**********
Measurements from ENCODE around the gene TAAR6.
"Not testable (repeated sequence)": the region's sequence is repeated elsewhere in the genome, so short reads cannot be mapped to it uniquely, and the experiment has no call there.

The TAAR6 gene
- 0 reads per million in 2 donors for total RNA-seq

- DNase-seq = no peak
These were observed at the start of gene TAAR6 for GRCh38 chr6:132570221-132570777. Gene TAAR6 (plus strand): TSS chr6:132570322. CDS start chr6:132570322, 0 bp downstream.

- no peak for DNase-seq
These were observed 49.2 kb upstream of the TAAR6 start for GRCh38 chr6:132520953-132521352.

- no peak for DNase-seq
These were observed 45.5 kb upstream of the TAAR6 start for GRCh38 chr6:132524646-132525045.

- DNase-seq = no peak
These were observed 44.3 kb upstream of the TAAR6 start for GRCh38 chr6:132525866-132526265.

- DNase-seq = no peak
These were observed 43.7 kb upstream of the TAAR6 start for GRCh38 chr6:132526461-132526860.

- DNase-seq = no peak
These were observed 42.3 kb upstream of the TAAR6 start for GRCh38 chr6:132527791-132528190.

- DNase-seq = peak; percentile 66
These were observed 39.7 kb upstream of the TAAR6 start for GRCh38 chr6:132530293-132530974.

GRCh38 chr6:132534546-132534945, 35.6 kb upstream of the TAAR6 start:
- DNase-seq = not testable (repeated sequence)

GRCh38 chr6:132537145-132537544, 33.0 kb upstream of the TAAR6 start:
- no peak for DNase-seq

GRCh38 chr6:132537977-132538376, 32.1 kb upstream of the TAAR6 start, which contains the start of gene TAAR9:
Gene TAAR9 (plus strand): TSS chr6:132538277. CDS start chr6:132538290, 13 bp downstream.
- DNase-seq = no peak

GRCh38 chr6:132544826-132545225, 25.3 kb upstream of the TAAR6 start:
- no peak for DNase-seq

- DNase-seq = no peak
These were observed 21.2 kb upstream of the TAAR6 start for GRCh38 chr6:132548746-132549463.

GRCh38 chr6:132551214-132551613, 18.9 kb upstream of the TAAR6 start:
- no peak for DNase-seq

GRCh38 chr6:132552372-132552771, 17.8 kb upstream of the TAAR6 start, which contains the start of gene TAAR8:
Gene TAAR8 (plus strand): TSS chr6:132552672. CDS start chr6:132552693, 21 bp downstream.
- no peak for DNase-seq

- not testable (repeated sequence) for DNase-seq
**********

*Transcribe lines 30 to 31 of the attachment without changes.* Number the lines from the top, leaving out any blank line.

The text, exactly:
GRCh38 chr6:132551214-132551613, 18.9 kb upstream of the TAAR6 start:
- no peak for DNase-seq